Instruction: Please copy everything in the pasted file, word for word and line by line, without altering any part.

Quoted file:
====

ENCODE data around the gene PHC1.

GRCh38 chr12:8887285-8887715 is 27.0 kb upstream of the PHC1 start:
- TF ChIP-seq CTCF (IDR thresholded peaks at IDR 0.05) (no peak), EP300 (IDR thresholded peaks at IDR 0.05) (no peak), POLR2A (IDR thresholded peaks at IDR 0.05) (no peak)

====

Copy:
ENCODE data around the gene PHC1.

GRCh38 chr12:8887285-8887715 is 27.0 kb upstream of the PHC1 start:
- TF ChIP-seq CTCF (IDR thresholded peaks at IDR 0.05) (no peak), EP300 (IDR thresholded peaks at IDR 0.05) (no peak), POLR2A (IDR thresholded peaks at IDR 0.05) (no peak)